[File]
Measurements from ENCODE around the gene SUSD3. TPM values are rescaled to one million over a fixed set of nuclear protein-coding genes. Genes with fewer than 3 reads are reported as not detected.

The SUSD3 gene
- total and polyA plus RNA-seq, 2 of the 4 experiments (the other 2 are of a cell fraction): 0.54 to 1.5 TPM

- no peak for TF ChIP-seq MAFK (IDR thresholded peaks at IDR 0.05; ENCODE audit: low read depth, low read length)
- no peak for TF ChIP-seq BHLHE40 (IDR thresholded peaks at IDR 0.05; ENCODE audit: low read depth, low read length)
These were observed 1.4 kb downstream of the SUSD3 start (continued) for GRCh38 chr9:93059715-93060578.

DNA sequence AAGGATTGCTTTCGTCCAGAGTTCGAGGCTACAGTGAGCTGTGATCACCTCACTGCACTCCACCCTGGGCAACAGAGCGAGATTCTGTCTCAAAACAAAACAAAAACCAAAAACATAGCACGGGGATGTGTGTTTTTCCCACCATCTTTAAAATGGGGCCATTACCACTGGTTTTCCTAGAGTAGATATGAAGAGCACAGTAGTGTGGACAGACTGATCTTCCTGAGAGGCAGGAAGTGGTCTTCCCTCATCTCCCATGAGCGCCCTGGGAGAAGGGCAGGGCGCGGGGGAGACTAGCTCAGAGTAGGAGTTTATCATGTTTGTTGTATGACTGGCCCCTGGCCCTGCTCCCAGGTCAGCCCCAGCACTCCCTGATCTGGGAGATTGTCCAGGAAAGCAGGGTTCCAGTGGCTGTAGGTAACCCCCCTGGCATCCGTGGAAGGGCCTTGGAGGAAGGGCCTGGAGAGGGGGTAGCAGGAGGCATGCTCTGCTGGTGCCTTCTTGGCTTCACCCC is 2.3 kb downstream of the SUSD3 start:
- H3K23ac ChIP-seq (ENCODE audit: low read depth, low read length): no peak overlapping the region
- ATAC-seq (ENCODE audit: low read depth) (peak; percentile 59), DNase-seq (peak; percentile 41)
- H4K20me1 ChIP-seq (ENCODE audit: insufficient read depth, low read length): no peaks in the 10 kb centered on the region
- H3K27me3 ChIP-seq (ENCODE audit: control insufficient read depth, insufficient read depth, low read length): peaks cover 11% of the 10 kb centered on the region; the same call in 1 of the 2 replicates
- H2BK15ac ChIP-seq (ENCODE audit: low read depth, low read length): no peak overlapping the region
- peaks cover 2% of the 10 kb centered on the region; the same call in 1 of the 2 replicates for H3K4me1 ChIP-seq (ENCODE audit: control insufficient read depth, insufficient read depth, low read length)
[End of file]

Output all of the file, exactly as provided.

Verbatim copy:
Measurements from ENCODE around the gene SUSD3. TPM values are rescaled to one million over a fixed set of nuclear protein-coding genes. Genes with fewer than 3 reads are reported as not detected.

The SUSD3 gene
- total and polyA plus RNA-seq, 2 of the 4 experiments (the other 2 are of a cell fraction): 0.54 to 1.5 TPM

- no peak for TF ChIP-seq MAFK (IDR thresholded peaks at IDR 0.05; ENCODE audit: low read depth, low read length)
- no peak for TF ChIP-seq BHLHE40 (IDR thresholded peaks at IDR 0.05; ENCODE audit: low read depth, low read length)
These were observed 1.4 kb downstream of the SUSD3 start (continued) for GRCh38 chr9:93059715-93060578.

DNA sequence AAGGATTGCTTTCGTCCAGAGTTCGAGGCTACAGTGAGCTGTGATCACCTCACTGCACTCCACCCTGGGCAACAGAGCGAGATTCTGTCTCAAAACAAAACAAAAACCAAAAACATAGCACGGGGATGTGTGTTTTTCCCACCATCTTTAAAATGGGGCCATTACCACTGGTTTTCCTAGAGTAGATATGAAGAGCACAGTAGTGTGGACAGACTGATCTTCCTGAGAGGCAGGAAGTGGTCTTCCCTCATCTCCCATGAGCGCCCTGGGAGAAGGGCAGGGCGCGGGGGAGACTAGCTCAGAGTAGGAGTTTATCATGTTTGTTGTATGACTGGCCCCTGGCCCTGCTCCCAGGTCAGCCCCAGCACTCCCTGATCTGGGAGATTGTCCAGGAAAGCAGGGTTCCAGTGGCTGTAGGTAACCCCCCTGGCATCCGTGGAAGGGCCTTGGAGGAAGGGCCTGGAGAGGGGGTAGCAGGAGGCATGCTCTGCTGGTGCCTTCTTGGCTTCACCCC is 2.3 kb downstream of the SUSD3 start:
- H3K23ac ChIP-seq (ENCODE audit: low read depth, low read length): no peak overlapping the region
- ATAC-seq (ENCODE audit: low read depth) (peak; percentile 59), DNase-seq (peak; percentile 41)
- H4K20me1 ChIP-seq (ENCODE audit: insufficient read depth, low read length): no peaks in the 10 kb centered on the region
- H3K27me3 ChIP-seq (ENCODE audit: control insufficient read depth, insufficient read depth, low read length): peaks cover 11% of the 10 kb centered on the region; the same call in 1 of the 2 replicates
- H2BK15ac ChIP-seq (ENCODE audit: low read depth, low read length): no peak overlapping the region
- peaks cover 2% of the 10 kb centered on the region; the same call in 1 of the 2 replicates for H3K4me1 ChIP-seq (ENCODE audit: control insufficient read depth, insufficient read depth, low read length)